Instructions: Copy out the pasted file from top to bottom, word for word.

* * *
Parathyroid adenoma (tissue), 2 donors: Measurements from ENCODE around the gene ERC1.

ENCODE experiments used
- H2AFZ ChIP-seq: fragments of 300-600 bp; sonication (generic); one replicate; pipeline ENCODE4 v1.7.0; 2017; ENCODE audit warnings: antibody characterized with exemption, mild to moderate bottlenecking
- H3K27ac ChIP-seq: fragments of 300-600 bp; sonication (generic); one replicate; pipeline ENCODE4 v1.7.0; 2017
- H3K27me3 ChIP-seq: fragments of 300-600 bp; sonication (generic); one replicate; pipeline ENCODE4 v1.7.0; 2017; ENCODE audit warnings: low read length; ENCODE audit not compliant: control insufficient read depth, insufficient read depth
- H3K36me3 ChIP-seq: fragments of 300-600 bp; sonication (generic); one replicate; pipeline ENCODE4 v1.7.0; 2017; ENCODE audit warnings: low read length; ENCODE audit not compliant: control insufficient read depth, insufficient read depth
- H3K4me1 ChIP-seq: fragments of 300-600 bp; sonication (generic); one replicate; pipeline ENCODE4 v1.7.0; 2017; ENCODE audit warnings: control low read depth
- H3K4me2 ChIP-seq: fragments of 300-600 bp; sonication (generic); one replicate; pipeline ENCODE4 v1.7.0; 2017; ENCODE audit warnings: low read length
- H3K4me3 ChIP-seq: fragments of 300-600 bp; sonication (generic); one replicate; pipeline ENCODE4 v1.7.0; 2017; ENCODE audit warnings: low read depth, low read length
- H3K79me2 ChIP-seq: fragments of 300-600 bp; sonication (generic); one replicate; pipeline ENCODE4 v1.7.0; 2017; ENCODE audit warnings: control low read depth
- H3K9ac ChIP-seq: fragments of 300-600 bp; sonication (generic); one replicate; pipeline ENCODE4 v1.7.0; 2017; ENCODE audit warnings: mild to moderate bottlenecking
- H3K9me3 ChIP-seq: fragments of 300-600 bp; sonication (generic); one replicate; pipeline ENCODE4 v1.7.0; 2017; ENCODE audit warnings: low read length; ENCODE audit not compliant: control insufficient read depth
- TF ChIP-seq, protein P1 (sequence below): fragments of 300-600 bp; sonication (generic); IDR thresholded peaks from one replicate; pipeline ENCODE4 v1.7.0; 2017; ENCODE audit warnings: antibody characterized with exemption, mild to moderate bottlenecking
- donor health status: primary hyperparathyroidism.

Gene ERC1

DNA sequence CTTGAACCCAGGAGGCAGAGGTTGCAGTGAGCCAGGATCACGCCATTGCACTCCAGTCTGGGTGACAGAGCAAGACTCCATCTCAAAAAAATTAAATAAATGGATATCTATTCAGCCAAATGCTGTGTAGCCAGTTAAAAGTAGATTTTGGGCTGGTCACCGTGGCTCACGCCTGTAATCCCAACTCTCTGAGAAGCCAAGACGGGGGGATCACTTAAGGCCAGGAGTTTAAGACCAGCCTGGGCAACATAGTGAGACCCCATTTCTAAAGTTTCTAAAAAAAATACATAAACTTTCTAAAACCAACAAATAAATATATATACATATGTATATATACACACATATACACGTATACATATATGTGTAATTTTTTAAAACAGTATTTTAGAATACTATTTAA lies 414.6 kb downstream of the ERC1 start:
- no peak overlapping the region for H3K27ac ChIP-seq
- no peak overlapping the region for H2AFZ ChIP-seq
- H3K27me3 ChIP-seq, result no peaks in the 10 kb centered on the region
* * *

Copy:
Parathyroid adenoma (tissue), 2 donors: Measurements from ENCODE around the gene ERC1.

ENCODE experiments used
- H2AFZ ChIP-seq: fragments of 300-600 bp; sonication (generic); one replicate; pipeline ENCODE4 v1.7.0; 2017; ENCODE audit warnings: antibody characterized with exemption, mild to moderate bottlenecking
- H3K27ac ChIP-seq: fragments of 300-600 bp; sonication (generic); one replicate; pipeline ENCODE4 v1.7.0; 2017
- H3K27me3 ChIP-seq: fragments of 300-600 bp; sonication (generic); one replicate; pipeline ENCODE4 v1.7.0; 2017; ENCODE audit warnings: low read length; ENCODE audit not compliant: control insufficient read depth, insufficient read depth
- H3K36me3 ChIP-seq: fragments of 300-600 bp; sonication (generic); one replicate; pipeline ENCODE4 v1.7.0; 2017; ENCODE audit warnings: low read length; ENCODE audit not compliant: control insufficient read depth, insufficient read depth
- H3K4me1 ChIP-seq: fragments of 300-600 bp; sonication (generic); one replicate; pipeline ENCODE4 v1.7.0; 2017; ENCODE audit warnings: control low read depth
- H3K4me2 ChIP-seq: fragments of 300-600 bp; sonication (generic); one replicate; pipeline ENCODE4 v1.7.0; 2017; ENCODE audit warnings: low read length
- H3K4me3 ChIP-seq: fragments of 300-600 bp; sonication (generic); one replicate; pipeline ENCODE4 v1.7.0; 2017; ENCODE audit warnings: low read depth, low read length
- H3K79me2 ChIP-seq: fragments of 300-600 bp; sonication (generic); one replicate; pipeline ENCODE4 v1.7.0; 2017; ENCODE audit warnings: control low read depth
- H3K9ac ChIP-seq: fragments of 300-600 bp; sonication (generic); one replicate; pipeline ENCODE4 v1.7.0; 2017; ENCODE audit warnings: mild to moderate bottlenecking
- H3K9me3 ChIP-seq: fragments of 300-600 bp; sonication (generic); one replicate; pipeline ENCODE4 v1.7.0; 2017; ENCODE audit warnings: low read length; ENCODE audit not compliant: control insufficient read depth
- TF ChIP-seq, protein P1 (sequence below): fragments of 300-600 bp; sonication (generic); IDR thresholded peaks from one replicate; pipeline ENCODE4 v1.7.0; 2017; ENCODE audit warnings: antibody characterized with exemption, mild to moderate bottlenecking
- donor health status: primary hyperparathyroidism.

Gene ERC1

DNA sequence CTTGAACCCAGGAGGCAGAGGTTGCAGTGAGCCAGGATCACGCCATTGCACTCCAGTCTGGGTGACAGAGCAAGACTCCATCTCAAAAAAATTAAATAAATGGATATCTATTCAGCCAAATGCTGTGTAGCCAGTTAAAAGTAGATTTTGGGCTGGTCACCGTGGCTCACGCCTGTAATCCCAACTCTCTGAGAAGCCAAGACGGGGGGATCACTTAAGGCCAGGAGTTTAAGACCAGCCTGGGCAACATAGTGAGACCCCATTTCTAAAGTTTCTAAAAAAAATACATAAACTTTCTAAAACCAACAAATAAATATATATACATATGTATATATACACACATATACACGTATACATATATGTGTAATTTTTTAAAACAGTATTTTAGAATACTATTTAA lies 414.6 kb downstream of the ERC1 start:
- no peak overlapping the region for H3K27ac ChIP-seq
- no peak overlapping the region for H2AFZ ChIP-seq
- H3K27me3 ChIP-seq, result no peaks in the 10 kb centered on the region